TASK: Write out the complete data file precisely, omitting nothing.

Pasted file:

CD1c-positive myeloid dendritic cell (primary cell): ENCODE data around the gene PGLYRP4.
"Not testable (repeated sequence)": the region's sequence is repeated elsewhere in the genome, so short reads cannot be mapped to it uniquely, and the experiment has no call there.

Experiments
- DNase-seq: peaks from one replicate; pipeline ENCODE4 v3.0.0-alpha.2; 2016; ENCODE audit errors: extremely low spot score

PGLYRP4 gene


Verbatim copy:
CD1c-positive myeloid dendritic cell (primary cell): ENCODE data around the gene PGLYRP4.
"Not testable (repeated sequence)": the region's sequence is repeated elsewhere in the genome, so short reads cannot be mapped to it uniquely, and the experiment has no call there.

Experiments
- DNase-seq: peaks from one replicate; pipeline ENCODE4 v3.0.0-alpha.2; 2016; ENCODE audit errors: extremely low spot score

PGLYRP4 gene